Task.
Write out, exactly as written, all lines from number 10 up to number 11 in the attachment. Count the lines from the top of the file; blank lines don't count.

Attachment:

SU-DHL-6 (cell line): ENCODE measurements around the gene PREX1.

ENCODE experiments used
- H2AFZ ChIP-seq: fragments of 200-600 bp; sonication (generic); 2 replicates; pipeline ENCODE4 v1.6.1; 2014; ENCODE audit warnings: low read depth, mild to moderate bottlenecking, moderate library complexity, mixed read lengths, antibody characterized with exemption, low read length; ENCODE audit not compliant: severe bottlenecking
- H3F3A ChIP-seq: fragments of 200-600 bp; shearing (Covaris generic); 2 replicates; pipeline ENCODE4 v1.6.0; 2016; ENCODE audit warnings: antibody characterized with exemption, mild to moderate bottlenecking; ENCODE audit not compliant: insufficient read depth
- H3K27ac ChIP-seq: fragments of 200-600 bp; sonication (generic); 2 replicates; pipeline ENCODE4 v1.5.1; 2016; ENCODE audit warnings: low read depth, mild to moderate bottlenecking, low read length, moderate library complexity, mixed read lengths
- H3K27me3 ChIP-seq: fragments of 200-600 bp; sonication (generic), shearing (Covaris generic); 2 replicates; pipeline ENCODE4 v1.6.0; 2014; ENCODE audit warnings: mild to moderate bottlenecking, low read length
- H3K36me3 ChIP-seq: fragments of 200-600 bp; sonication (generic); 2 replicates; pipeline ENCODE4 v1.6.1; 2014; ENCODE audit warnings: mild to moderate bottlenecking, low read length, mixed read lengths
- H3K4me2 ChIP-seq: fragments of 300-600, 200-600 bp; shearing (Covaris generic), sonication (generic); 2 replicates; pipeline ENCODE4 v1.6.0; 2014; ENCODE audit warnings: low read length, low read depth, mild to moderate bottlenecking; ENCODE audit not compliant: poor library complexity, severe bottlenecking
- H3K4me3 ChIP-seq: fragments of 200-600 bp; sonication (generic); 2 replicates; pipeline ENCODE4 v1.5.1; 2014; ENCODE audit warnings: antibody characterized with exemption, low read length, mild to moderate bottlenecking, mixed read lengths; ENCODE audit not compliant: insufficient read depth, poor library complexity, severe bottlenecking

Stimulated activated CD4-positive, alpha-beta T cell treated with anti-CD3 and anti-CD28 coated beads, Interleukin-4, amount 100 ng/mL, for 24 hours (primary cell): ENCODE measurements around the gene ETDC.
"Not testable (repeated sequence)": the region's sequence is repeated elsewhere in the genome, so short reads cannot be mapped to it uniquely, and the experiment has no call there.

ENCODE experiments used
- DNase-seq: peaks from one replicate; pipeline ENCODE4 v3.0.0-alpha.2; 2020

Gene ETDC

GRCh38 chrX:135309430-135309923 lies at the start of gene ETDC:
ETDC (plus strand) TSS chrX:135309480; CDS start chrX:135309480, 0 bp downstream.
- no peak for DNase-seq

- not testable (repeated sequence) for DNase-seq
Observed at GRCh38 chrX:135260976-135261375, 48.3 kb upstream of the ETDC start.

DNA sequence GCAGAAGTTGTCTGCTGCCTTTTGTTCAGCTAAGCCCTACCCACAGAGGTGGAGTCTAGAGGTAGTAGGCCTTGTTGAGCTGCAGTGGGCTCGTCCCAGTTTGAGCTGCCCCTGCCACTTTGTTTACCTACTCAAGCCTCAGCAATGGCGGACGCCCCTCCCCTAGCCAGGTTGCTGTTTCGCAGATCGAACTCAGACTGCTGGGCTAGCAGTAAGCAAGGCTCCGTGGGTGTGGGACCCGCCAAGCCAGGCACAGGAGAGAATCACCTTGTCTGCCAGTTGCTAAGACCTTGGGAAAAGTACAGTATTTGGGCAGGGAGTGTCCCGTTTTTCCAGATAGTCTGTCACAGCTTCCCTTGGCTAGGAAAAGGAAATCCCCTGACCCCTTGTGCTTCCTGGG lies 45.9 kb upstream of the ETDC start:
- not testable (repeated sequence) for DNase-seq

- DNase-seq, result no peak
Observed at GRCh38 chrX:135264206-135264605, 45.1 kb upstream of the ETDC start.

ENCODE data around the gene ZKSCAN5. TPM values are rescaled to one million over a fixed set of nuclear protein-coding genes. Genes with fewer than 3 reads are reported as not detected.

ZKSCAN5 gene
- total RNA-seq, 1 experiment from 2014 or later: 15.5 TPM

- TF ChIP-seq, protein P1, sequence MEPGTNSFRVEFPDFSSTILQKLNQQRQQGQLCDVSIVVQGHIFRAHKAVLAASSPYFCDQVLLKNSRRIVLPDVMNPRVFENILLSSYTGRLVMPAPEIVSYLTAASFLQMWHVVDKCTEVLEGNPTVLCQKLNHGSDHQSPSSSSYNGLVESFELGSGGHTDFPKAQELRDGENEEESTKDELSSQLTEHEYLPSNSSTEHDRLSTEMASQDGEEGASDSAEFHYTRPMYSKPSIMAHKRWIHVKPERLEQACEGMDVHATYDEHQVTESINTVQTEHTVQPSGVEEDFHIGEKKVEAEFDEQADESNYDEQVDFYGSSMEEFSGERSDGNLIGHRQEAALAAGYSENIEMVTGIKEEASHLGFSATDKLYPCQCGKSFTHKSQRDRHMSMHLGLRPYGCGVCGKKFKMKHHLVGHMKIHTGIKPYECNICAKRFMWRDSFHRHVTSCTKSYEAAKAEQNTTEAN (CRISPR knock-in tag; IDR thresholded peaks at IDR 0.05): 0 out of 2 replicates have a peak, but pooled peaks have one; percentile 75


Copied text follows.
Stimulated activated CD4-positive, alpha-beta T cell treated with anti-CD3 and anti-CD28 coated beads, Interleukin-4, amount 100 ng/mL, for 24 hours (primary cell): ENCODE measurements around the gene ETDC.
"Not testable (repeated sequence)": the region's sequence is repeated elsewhere in the genome, so short reads cannot be mapped to it uniquely, and the experiment has no call there.